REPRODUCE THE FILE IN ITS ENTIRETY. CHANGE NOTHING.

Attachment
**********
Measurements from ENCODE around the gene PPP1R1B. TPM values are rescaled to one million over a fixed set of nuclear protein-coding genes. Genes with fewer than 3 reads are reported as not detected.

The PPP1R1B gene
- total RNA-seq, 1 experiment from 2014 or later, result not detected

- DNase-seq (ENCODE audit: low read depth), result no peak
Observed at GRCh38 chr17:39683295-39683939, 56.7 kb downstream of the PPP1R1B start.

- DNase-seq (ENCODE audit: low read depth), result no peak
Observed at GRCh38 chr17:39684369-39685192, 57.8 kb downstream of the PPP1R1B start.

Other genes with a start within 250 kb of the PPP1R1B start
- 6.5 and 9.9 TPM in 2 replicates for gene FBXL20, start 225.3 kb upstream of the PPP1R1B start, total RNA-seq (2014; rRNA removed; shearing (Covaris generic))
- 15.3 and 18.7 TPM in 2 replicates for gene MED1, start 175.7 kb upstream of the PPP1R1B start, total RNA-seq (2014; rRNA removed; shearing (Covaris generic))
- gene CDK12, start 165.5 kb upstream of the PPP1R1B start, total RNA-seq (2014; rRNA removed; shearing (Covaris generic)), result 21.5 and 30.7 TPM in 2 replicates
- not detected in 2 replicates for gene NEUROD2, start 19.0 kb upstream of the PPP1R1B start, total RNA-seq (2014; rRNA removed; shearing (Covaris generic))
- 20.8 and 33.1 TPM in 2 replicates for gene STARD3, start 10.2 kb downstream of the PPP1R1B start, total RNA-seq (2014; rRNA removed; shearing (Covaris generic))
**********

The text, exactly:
Measurements from ENCODE around the gene PPP1R1B. TPM values are rescaled to one million over a fixed set of nuclear protein-coding genes. Genes with fewer than 3 reads are reported as not detected.

The PPP1R1B gene
- total RNA-seq, 1 experiment from 2014 or later, result not detected

- DNase-seq (ENCODE audit: low read depth), result no peak
Observed at GRCh38 chr17:39683295-39683939, 56.7 kb downstream of the PPP1R1B start.

- DNase-seq (ENCODE audit: low read depth), result no peak
Observed at GRCh38 chr17:39684369-39685192, 57.8 kb downstream of the PPP1R1B start.

Other genes with a start within 250 kb of the PPP1R1B start
- 6.5 and 9.9 TPM in 2 replicates for gene FBXL20, start 225.3 kb upstream of the PPP1R1B start, total RNA-seq (2014; rRNA removed; shearing (Covaris generic))
- 15.3 and 18.7 TPM in 2 replicates for gene MED1, start 175.7 kb upstream of the PPP1R1B start, total RNA-seq (2014; rRNA removed; shearing (Covaris generic))
- gene CDK12, start 165.5 kb upstream of the PPP1R1B start, total RNA-seq (2014; rRNA removed; shearing (Covaris generic)), result 21.5 and 30.7 TPM in 2 replicates
- not detected in 2 replicates for gene NEUROD2, start 19.0 kb upstream of the PPP1R1B start, total RNA-seq (2014; rRNA removed; shearing (Covaris generic))
- 20.8 and 33.1 TPM in 2 replicates for gene STARD3, start 10.2 kb downstream of the PPP1R1B start, total RNA-seq (2014; rRNA removed; shearing (Covaris generic))